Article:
Historically, Boston has been notorious for hosting revolutions, which makes Boston the perfect city to host the 2006 SIGGRAPH conference. This year SIGGRAPH ventures to the East Coast with; more CG art to view, more exhibits to visit, more Panels to be awed by, and more Guerilla Studio technologies to interact with.
Find out why SIGGRAPH Conference Chair, John Finnegan, promises the 2006 conference to be a radical change from previous years. Discover why he feels that attendees will leave the conference with a fundamental change in the way they think and visualize the future of art, the CG industry, and artists.
Renderosity and John Finnegan, invites you to preview this year’s SIGGRAPH, and to … Join The Revolution!
First, congratulations on being appointed SIGGRAPH 2006 Conference Chair, and while we are on the subject, how did you get the appointment?
Since 1999 I have pursued an active volunteer role in ACM SIGGRAPH at both the organization and the conference level. In 1999, as a member of SIGGRAPH’s executive committee under chair Michael McGrath, I was on the grants sub-committee and a member of the student competition committee.
In 2001, I had the honor of being selected as the SIGGRAPH 2003 Educators Chair. Since SIGGRAPH continued to provide much personal and professional satisfaction, I searched for new ways to give back to the conference and the organization. When James Mohler (a fellow Purdue University professor, colleague, and mentor) was selected as the SIGGRAPH 2005 Conference Chair, I followed his lead and applied to be chair for 2006. After an extensive vetting process (multiple interviews with the Conference Advisory Group), I was selected.
How long have you been a professor at Purdue University, and what classes do you teach besides Digital Lighting and Rendering?
In 1996, I began my career at Purdue by teaching Digital Technical Illustration. Then a tenure track position became available at Purdue’s South Bend campus. I applied and received the position and started in August of 1997.
I was the director of Computer Graphics on the South Bend Campus from 1997 to 2000 — growing the program from 4 to 40+ students. In 2005, a position became available on the Southeast Indiana Purdue Campus (which is the campus I started on) so I transferred to that campus. It’s a larger program and growing by leaps and bounds, so I am excited by this challenge. I am also one of two faculty in CGT, whereas in South Bend, I was the only full-time faculty member.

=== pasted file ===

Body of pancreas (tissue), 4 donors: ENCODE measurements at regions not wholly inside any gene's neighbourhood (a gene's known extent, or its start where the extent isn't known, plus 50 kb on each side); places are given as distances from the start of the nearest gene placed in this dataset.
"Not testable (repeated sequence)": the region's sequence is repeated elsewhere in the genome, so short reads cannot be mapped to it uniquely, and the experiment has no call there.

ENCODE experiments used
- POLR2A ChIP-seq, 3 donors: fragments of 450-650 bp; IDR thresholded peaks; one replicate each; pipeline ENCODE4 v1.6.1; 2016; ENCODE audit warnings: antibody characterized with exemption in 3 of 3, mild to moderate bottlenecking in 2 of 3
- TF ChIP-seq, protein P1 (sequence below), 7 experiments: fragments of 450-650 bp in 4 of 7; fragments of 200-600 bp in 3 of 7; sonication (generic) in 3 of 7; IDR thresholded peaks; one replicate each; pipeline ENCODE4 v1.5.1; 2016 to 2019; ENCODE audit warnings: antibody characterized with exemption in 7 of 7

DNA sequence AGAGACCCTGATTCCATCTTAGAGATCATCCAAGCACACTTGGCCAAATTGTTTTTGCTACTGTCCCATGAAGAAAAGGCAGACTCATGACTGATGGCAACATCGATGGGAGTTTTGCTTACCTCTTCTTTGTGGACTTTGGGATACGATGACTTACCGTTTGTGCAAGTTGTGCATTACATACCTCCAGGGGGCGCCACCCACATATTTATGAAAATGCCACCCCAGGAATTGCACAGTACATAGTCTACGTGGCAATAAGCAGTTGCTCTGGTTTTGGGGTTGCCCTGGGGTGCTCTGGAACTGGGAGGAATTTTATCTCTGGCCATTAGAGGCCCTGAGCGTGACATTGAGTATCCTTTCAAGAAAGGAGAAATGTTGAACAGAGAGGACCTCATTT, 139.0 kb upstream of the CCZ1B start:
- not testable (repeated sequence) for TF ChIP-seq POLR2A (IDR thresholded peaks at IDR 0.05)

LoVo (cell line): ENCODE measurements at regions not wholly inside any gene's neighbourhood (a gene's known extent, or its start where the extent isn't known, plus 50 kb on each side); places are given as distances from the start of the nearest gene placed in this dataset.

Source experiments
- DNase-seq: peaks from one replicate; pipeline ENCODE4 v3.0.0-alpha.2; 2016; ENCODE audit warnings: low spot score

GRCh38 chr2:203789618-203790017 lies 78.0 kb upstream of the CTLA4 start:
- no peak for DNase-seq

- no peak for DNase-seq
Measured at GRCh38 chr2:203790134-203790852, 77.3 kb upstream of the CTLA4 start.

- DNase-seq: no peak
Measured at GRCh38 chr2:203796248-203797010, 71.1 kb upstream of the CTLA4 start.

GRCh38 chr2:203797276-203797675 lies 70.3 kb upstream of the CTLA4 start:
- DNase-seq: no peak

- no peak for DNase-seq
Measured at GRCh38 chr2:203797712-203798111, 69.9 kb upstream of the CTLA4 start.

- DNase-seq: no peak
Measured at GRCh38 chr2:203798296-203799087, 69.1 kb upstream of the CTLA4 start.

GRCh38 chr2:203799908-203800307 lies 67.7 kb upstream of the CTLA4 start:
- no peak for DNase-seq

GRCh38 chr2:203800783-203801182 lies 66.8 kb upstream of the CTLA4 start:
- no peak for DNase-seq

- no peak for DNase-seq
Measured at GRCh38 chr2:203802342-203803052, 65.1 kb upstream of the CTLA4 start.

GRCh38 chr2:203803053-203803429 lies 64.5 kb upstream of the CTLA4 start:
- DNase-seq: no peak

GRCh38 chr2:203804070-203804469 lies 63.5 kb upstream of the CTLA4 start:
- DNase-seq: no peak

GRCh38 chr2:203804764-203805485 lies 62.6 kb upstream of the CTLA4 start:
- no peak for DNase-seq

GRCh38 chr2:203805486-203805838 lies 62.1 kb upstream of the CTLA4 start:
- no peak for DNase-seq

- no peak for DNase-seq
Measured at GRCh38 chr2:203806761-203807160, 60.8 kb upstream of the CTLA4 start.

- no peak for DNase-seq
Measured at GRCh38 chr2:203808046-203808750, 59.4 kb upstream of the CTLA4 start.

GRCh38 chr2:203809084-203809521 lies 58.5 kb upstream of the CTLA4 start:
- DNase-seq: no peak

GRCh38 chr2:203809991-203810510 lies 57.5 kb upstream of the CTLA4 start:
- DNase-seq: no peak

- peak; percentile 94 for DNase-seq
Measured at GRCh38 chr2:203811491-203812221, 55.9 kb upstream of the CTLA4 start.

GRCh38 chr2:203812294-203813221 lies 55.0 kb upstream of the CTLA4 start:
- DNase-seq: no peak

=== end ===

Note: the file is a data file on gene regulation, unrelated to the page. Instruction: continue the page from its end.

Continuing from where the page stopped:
Are you a CG artist?
Yes, I am a CG fine artist and also use considerable CG in my theater designs. I consider myself a digital printmaker and output to high resolution ink jet (giclee), and I am also exploring exposing my images to polymer printing plates, and then printing traditionally on a hand press. I have exhibited in galleries in the United States and have been invited to submit work to a gallery in Tokyo.
My original training/schooling was in Acting with a minor in Theater Design (scenic and lighting). I began using computers to plan my lighting designs as an undergraduate at the University of Massachusetts where we worked from a mainframe computer. It was crude, but it sparked the idea that a computer could be used as a design/visualization tool.
When I went to Ohio State University for my MFA in Acting, I discovered the Computer Graphics Research Group/Advanced Center for Computer Art and Design (ACCAD) led by Charles Csuri. After completing my Theater course work, I worked on digital imaging and 3D modeling at ACCAD and began using CG for lighting. At that point, I trained myself in graphic design, digital illustration, and other CG related topics.
What will this year’s SIGGRAPH offer veteran conference goers that past SIGGRAPH conferences have not?
The Charles Csuri Retrospective Art Show is a very visible and fascinating addition to SIGGRAPH 2006. Csuri is one of the pioneer’s of the field and a definite influence on my becoming involved in CG. I have admired his work and studied under his team at The Ohio State University.
We also are using some new and advanced technologies in the Computer Animation Festival. For instance, Sony Corporation has graciously donated some great projection equipment that will make the CAF experience exceptional. Plus, the content submissions were the highest in the history of SIGGRAPH — which will raise the quality bar even higher.
In addition, the Panels experience this year should be dynamic. The topics are fairly controversial, and we aren’t shying away from asking difficult questions and inviting differing opinions.
Boston! Moving the conference to the Northeast Coast is an enormous change. We haven’t been in this area of the United States since 1989.
The unofficial slogan of this year’s conference appears to be, “join the revolution!” Who came up with that theme, and how many to date have joined?